Growing trend of companies revealing salaries of every employee

More CEOs are revealing worker salaries to the whole company with an aim to promote trust and transparency.

Dane Atkinson has no qualms telling you how much he makes for a living: “I make $145,000, which is the top band for our organization.” He’s the CEO of SumAll, an analytics company in New York City. For Atkinson and his 50 employees, knowing each other’s salary is just part of working there.

It reduces what he calls the “evils” of traditional hiring. “I’ve never been in a company where salaries haven’t leaked out at some point and caused a huge amount of damage,” says Atkinson. “I’ve also unfortunately acted evilly in the past where I’d meet with a woman and a man and they’d both offer themselves up at different salary ratios and I’d happily pick whatever they were looking for,” he said.  “And in the end you create damage in your cap tables, you create damage in your salaries that will come back and haunt you.”

“When you get to a world where everyone has individualized bonus goals and manager discretion, all of a sudden it gives people a big black box that gives people anxiety,” says Linda Barrington, executive director of the Institute for Compensation Studies at Cornell University.

So when Atkinson created SumAll, he built in an open-salary policy. Every employee can look at an internal wiki document to see what every other employee is making.  It’s part of a growing trend of companies that have decided transparency is king.

SumAll Employee Open Salaries
SumAll employee Scott Pollack says working in an open-salary company has been “both uncomfortable and comfortable at the same time.”

“There is absolutely a growing momentum from the employee perspective talking about salaries and talking about pay in a more open way,” says Barrington. “One of the forces driving this is certainly social media like Glassdoor.com, where people can anonymously post salaries. It forces the conversation.”

The organic grocery store giant Whole Foods has practiced pay transparency since 1986. Universities and the governments of 40 U.S. states make a regular habit of posting employee salaries online. For many bosses, the idea of an open salary system may seem like a recipe for disaster. Not so, says Barrington. “You think about the argument that this will cause complete chaos and collapse, but this hasn’t happened in states. You can see from public school teachers to university professors — there are a lot of workplaces where this happens. The startups are new and sexy, but it happens everywhere.”

The social media company Buffer goes so far as to list staff salaries on its web site. The moment it posted its salary formula, the company says, it was inundated with résumés.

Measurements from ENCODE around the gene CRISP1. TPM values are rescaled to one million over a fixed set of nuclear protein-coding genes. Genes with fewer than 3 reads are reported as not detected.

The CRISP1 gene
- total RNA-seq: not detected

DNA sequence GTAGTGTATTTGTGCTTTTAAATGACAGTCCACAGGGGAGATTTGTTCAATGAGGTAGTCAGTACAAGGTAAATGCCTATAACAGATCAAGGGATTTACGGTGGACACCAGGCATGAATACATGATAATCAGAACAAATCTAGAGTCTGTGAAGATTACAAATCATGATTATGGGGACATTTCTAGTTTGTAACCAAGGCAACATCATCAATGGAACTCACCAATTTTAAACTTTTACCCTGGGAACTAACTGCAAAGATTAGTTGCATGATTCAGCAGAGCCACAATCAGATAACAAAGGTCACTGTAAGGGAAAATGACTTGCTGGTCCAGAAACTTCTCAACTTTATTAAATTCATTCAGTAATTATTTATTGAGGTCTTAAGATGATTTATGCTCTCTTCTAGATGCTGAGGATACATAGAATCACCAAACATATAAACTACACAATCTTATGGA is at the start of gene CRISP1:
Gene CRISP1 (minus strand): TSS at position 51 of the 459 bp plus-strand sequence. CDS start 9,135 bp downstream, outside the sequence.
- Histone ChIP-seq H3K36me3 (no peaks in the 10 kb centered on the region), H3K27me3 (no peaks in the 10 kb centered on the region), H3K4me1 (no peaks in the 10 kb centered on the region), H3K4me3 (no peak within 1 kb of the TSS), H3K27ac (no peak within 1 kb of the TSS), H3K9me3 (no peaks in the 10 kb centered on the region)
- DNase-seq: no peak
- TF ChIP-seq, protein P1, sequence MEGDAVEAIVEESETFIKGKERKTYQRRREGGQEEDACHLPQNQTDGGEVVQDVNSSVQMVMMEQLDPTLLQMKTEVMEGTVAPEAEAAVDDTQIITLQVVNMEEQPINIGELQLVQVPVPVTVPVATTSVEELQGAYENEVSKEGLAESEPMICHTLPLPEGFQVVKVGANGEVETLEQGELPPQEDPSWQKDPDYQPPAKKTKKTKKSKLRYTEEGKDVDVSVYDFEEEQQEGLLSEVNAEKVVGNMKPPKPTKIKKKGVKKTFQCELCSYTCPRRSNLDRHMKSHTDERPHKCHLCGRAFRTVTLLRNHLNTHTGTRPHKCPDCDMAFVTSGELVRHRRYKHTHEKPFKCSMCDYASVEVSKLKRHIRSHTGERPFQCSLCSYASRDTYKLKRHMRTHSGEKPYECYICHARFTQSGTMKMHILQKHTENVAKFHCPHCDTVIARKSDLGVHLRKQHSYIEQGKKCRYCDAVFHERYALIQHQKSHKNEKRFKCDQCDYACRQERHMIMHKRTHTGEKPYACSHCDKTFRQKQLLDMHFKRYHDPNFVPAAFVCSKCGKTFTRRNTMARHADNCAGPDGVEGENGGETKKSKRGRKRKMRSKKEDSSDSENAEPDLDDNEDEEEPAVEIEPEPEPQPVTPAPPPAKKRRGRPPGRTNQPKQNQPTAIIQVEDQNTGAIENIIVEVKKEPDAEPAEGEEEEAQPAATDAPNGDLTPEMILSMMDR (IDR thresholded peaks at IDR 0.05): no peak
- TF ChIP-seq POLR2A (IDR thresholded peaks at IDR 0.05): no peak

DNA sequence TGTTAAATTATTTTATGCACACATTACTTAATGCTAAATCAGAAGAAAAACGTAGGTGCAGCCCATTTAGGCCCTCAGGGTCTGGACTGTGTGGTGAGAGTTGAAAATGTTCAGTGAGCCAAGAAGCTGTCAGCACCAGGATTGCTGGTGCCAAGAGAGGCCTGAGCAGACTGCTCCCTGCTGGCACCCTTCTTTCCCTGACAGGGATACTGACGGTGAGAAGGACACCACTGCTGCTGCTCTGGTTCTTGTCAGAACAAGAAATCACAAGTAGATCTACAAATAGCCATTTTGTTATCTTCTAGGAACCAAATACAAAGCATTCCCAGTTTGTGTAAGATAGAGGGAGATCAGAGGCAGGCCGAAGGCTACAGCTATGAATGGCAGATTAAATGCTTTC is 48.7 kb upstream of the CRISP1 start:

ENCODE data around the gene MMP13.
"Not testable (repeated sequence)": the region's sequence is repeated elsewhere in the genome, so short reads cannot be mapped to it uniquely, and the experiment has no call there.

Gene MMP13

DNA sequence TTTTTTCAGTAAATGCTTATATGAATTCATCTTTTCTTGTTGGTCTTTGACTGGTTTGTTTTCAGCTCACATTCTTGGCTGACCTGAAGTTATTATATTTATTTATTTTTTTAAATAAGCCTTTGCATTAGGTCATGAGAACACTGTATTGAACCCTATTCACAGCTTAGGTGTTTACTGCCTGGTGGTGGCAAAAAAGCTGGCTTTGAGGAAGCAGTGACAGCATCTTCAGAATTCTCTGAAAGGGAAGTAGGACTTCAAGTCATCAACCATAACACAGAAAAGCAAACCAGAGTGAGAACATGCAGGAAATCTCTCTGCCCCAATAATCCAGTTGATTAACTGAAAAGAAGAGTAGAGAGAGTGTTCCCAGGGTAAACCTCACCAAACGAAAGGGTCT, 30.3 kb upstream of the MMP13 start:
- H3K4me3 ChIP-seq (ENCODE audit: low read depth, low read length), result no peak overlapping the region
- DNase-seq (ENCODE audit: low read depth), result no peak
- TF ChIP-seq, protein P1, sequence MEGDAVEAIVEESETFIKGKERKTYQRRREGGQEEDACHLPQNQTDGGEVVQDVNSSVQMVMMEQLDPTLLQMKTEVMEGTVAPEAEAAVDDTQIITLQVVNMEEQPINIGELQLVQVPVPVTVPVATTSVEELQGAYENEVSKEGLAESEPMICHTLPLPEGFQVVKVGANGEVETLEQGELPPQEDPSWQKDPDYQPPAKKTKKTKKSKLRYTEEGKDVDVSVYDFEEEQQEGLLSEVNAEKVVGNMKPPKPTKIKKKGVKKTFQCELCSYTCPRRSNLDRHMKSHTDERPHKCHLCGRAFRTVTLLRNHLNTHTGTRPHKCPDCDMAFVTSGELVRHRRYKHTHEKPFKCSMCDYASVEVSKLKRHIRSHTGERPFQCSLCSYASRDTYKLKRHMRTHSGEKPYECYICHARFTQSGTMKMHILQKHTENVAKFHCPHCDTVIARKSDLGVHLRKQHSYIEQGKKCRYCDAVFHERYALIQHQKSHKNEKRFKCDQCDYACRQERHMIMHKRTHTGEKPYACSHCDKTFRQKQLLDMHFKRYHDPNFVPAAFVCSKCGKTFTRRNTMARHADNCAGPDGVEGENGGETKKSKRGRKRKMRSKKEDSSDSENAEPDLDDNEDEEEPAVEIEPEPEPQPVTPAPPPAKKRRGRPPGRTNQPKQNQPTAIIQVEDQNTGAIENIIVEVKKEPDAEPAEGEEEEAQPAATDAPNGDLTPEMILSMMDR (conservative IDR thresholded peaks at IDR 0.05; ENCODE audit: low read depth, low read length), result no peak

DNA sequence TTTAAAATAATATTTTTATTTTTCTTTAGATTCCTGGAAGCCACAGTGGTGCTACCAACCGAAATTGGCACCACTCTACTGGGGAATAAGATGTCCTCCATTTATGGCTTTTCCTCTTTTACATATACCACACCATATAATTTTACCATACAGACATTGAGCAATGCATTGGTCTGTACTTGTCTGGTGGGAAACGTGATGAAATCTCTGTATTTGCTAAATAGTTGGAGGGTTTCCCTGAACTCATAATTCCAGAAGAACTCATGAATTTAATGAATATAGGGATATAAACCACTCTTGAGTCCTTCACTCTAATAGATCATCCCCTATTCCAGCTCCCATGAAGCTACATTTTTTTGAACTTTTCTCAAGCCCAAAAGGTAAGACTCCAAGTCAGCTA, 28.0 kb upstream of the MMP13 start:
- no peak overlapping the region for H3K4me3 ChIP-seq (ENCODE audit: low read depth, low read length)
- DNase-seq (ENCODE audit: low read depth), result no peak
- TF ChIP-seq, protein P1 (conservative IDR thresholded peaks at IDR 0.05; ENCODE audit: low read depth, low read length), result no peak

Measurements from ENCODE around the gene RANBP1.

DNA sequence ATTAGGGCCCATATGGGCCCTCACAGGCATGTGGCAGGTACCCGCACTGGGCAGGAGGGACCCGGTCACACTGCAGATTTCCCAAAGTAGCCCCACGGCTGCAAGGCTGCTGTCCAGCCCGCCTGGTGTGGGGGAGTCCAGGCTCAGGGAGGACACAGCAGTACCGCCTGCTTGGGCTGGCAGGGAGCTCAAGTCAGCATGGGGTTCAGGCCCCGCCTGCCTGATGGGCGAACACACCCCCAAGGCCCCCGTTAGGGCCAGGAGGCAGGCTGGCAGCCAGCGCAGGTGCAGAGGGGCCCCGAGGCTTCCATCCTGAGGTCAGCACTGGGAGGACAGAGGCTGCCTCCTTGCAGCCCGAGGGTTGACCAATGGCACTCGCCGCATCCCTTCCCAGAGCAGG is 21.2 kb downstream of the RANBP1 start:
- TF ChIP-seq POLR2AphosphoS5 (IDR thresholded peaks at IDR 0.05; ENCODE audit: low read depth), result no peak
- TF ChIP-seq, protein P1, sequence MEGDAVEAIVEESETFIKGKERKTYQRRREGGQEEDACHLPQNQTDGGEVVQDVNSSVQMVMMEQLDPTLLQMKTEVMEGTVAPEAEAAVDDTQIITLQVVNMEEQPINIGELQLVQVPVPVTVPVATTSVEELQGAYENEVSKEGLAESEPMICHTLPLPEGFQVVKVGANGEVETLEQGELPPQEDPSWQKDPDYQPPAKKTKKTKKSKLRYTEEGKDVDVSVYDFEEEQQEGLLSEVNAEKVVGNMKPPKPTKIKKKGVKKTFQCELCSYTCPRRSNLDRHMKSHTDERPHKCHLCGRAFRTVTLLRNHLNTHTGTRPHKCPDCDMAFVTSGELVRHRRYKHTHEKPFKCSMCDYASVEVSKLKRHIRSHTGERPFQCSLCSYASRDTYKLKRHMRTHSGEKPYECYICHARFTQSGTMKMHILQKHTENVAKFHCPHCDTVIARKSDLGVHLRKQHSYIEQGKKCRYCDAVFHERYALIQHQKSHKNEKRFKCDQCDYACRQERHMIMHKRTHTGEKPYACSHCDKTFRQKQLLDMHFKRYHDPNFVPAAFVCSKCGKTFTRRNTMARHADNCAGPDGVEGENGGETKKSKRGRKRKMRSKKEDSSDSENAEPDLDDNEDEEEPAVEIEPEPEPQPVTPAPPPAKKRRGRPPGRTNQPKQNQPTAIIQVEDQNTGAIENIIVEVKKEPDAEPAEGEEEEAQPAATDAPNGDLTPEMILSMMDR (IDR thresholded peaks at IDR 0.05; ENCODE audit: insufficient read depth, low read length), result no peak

Research also shows some benefits to an open salary system. A study from the Cornell Center for Advanced Human Resources Studies found that pay transparency worked much better than pay secrecy in keeping employees engaged and productive.

But a transparent salary isn’t for everyone. “I’m sure it’s cost us hires,” says Atkinson. “But conversely, we’ve gained far better people. Because people who think they’ve earned their salary and have no issue with that tend to be better teammates.”

An open salary policy can make negotiating a new job a somewhat bizarre experience. Atkinson says that when he engages in salary negotiation with a new hire, he reveals his salary and the salaries of those in the room with them. “It was both uncomfortable and comfortable at the same time,” says Scott Pollack, who started at SumAll in May. “It removes a layer of something that can be frustrating in other companies. Knowing your colleagues, either they know something about you or you about them. But here it removes that layer and you can focus on doing the best work you can do.”

The larger strategy for companies that have pay transparency is fundamental: They say it builds trust. But there are downsides as well. Atkinson says he has to have a lot more tough conversations with his employees about why they aren’t paid as much as a colleague. “The communication tax is much higher here,” he says. “In most cases you can lean on the fact that no one knows anything to get around lots of awkward moments. Like ‘Yeah, the board wants this, so let’s go this way.’ Here you actually have to express what’s happening and communicate across the board, which is a lot more work.”

But Atkinson says having open salaries helps him work with employees to define their career trajectories and measure up to higher-paid workers. “He will tell you things, and then you just have to take it with a grain of salt and try and take it as a good indicator of where you need to be,” says Marcela Caicedo, who has been with the company for nine months.

Atkinson believes the pros outweigh the cons, and says more companies should give it a shot. “We think it prevents evil,” he says. “We think it creates better equality. We think it makes better companies. It’s a really good step for people to try this.”

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